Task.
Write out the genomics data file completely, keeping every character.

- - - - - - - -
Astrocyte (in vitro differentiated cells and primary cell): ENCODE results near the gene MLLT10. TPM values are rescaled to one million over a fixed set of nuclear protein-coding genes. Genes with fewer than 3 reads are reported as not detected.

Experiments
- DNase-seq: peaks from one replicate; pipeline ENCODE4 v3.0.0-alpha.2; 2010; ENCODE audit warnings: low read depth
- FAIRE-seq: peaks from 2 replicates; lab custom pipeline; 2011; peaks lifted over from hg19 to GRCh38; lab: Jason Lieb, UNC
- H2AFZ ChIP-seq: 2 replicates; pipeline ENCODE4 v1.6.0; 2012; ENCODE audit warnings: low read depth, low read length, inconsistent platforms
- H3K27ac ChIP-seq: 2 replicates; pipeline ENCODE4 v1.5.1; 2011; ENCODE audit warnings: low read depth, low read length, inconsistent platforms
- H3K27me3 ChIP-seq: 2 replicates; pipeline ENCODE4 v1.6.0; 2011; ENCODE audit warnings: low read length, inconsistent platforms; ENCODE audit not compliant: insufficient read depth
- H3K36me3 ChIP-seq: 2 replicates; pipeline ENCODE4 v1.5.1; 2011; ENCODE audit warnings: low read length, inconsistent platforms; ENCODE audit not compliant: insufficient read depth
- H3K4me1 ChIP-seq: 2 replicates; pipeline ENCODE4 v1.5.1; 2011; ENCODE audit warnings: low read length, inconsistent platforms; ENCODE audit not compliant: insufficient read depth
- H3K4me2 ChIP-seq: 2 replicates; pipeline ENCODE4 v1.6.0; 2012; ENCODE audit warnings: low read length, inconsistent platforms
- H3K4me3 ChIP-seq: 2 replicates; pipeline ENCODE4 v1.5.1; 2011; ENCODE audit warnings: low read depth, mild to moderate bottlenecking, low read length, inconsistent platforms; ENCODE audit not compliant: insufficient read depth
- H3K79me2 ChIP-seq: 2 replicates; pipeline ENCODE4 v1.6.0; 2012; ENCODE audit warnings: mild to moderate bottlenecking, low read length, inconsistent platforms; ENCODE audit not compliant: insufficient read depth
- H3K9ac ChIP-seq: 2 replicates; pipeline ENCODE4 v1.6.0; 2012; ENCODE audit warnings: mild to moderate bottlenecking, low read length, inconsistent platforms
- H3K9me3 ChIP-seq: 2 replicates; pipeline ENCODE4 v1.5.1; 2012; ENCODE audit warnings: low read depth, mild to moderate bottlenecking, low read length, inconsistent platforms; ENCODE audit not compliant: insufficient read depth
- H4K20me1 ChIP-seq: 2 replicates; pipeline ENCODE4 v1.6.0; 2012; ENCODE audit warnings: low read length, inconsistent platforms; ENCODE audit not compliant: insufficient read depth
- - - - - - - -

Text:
Astrocyte (in vitro differentiated cells and primary cell): ENCODE results near the gene MLLT10. TPM values are rescaled to one million over a fixed set of nuclear protein-coding genes. Genes with fewer than 3 reads are reported as not detected.

Experiments
- DNase-seq: peaks from one replicate; pipeline ENCODE4 v3.0.0-alpha.2; 2010; ENCODE audit warnings: low read depth
- FAIRE-seq: peaks from 2 replicates; lab custom pipeline; 2011; peaks lifted over from hg19 to GRCh38; lab: Jason Lieb, UNC
- H2AFZ ChIP-seq: 2 replicates; pipeline ENCODE4 v1.6.0; 2012; ENCODE audit warnings: low read depth, low read length, inconsistent platforms
- H3K27ac ChIP-seq: 2 replicates; pipeline ENCODE4 v1.5.1; 2011; ENCODE audit warnings: low read depth, low read length, inconsistent platforms
- H3K27me3 ChIP-seq: 2 replicates; pipeline ENCODE4 v1.6.0; 2011; ENCODE audit warnings: low read length, inconsistent platforms; ENCODE audit not compliant: insufficient read depth
- H3K36me3 ChIP-seq: 2 replicates; pipeline ENCODE4 v1.5.1; 2011; ENCODE audit warnings: low read length, inconsistent platforms; ENCODE audit not compliant: insufficient read depth
- H3K4me1 ChIP-seq: 2 replicates; pipeline ENCODE4 v1.5.1; 2011; ENCODE audit warnings: low read length, inconsistent platforms; ENCODE audit not compliant: insufficient read depth
- H3K4me2 ChIP-seq: 2 replicates; pipeline ENCODE4 v1.6.0; 2012; ENCODE audit warnings: low read length, inconsistent platforms
- H3K4me3 ChIP-seq: 2 replicates; pipeline ENCODE4 v1.5.1; 2011; ENCODE audit warnings: low read depth, mild to moderate bottlenecking, low read length, inconsistent platforms; ENCODE audit not compliant: insufficient read depth
- H3K79me2 ChIP-seq: 2 replicates; pipeline ENCODE4 v1.6.0; 2012; ENCODE audit warnings: mild to moderate bottlenecking, low read length, inconsistent platforms; ENCODE audit not compliant: insufficient read depth
- H3K9ac ChIP-seq: 2 replicates; pipeline ENCODE4 v1.6.0; 2012; ENCODE audit warnings: mild to moderate bottlenecking, low read length, inconsistent platforms
- H3K9me3 ChIP-seq: 2 replicates; pipeline ENCODE4 v1.5.1; 2012; ENCODE audit warnings: low read depth, mild to moderate bottlenecking, low read length, inconsistent platforms; ENCODE audit not compliant: insufficient read depth
- H4K20me1 ChIP-seq: 2 replicates; pipeline ENCODE4 v1.6.0; 2012; ENCODE audit warnings: low read length, inconsistent platforms; ENCODE audit not compliant: insufficient read depth